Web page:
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Peer Reviewed

1

DOI

10.17077/2326-7070.1517

Abstract

As art teachers engage with big ideas such as identity, relationships, power, and conflict in art lessons, students may share experiences of trauma with teachers. Art teachers aren’t being taught how to cope with student trauma, leading to compassion fatigue, burnout, and dropout. Teacher self-care is essential with the increase in trauma-informed education. I studied with a middle school art teacher in Columbus, Ohio who was experiencing compassion fatigue. Through a critical pedagogy and post-structuralist lens, I exchanged stories with her. To represent the teacher’s voice, I turned each interview question/response into a participant-voiced poem, and responded with a researcher-voiced poem. I created short stories written from a student perspective to demonstrate student trauma by combining true stories of the students and fiction. Themes included poverty, homelessness/parents with disabilities, suicide, and single-parent homes. To demonstrate compassion fatigue solutions, the teacher and I collaboratively created an artwork, using student artworks too. Findings discussed include recommendations for support, resources, time, structure, and professional development to sustain empathetic teachers. Art teachers with students experiencing trauma and teacher preparation programs benefit from this research. With resources and training, art teachers can become powerful agents in changing students’ traumatic circumstances and instilling student resilience.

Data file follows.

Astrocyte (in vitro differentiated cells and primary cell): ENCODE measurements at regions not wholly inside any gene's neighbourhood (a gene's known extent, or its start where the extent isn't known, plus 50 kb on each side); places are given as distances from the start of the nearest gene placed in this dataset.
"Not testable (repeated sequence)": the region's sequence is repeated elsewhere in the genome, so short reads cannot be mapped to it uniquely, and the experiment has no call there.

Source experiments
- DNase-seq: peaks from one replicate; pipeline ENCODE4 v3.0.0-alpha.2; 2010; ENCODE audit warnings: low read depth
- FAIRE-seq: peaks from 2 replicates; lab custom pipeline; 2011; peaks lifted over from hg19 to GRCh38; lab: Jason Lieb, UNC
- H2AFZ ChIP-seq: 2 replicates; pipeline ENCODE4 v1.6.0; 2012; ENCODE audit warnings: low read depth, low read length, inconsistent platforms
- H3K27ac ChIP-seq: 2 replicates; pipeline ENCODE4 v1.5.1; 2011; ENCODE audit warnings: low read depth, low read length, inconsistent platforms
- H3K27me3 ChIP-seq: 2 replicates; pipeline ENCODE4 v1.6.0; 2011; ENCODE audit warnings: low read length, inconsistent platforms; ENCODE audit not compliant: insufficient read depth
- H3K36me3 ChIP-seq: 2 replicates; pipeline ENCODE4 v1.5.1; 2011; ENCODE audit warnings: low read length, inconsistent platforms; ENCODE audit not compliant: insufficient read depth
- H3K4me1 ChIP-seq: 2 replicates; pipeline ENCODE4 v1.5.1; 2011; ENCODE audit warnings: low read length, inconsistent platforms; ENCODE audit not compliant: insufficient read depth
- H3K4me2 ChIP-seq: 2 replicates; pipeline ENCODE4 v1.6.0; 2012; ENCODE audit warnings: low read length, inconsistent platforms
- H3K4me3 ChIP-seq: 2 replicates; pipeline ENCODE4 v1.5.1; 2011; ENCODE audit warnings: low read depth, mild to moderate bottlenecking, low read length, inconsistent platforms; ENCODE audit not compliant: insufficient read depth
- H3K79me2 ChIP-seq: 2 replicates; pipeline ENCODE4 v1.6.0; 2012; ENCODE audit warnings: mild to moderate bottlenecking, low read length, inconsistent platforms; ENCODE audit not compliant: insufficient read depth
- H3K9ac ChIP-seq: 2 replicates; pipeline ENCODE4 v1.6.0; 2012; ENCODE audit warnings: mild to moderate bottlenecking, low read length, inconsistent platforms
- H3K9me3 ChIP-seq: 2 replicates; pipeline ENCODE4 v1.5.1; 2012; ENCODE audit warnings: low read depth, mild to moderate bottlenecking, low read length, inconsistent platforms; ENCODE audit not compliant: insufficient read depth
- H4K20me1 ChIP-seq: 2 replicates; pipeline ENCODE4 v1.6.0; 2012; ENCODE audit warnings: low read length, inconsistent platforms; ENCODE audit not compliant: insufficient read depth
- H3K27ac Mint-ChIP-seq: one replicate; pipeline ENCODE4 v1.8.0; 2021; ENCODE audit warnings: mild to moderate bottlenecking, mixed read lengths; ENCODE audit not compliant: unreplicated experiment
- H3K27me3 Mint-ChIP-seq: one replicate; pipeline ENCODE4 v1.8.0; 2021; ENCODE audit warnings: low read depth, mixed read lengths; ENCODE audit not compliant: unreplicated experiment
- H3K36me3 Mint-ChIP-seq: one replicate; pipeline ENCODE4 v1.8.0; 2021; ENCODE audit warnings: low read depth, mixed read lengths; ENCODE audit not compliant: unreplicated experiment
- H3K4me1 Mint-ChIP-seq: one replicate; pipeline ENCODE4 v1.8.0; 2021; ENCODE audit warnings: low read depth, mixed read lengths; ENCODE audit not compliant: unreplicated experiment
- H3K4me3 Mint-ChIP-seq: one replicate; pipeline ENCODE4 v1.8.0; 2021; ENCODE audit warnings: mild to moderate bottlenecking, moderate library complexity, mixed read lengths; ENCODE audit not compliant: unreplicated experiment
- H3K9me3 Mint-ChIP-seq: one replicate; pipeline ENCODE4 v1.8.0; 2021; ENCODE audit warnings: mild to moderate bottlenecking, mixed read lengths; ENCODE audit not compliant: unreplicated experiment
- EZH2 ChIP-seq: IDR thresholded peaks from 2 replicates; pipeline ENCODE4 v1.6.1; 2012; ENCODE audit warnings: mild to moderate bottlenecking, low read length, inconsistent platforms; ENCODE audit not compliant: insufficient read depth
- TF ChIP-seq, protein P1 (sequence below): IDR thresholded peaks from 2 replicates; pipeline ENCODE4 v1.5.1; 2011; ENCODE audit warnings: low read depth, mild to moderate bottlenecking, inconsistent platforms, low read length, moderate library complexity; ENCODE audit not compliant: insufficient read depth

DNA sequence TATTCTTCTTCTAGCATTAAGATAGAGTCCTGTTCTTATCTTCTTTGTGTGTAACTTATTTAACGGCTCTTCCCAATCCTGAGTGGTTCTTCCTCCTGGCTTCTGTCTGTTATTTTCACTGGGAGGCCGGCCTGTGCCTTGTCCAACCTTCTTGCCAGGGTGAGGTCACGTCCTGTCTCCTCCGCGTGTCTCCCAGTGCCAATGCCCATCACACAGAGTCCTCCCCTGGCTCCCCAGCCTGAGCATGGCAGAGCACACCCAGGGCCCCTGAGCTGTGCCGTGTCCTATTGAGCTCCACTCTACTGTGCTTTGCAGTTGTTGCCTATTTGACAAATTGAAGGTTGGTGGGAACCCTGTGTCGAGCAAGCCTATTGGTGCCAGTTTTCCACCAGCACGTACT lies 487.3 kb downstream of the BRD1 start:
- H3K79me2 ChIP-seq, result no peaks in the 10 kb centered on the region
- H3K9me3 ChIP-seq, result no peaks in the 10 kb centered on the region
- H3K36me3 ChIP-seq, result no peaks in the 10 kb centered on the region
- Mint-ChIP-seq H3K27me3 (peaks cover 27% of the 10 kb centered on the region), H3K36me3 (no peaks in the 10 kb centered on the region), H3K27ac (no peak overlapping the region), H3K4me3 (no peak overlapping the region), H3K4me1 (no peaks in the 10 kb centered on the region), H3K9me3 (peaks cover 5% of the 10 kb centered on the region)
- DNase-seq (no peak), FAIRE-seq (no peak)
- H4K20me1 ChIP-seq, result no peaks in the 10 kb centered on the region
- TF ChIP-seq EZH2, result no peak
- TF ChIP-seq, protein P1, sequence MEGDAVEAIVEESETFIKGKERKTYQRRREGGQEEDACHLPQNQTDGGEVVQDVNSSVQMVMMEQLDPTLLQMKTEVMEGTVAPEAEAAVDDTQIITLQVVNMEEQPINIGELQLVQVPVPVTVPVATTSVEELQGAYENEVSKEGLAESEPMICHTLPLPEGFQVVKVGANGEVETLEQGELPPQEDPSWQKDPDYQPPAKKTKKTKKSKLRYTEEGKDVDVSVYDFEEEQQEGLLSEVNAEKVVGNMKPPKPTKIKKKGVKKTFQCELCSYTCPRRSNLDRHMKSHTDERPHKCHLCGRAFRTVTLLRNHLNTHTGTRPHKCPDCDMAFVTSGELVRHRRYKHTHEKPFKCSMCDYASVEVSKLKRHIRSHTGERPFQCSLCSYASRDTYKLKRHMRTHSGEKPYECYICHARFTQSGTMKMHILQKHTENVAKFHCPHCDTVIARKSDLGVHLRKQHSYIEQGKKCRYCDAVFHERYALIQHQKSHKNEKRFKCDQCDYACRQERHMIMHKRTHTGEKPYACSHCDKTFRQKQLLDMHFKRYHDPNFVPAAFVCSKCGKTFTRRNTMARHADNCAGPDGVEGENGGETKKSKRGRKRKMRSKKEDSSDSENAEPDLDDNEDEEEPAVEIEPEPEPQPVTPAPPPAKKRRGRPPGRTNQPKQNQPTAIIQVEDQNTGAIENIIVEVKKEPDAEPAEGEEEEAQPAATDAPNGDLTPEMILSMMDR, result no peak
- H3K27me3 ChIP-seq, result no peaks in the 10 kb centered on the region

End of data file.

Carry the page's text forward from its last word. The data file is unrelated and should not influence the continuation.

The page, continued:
Keywords

students with trauma, teacher self-care, compassion fatigue, teacher burnout & dropout, arts-based research

Total Pages

25 pages

Rights

Copyright © 2019 Audrey Michelle Reeves

Included in

Art Education Commons

COinS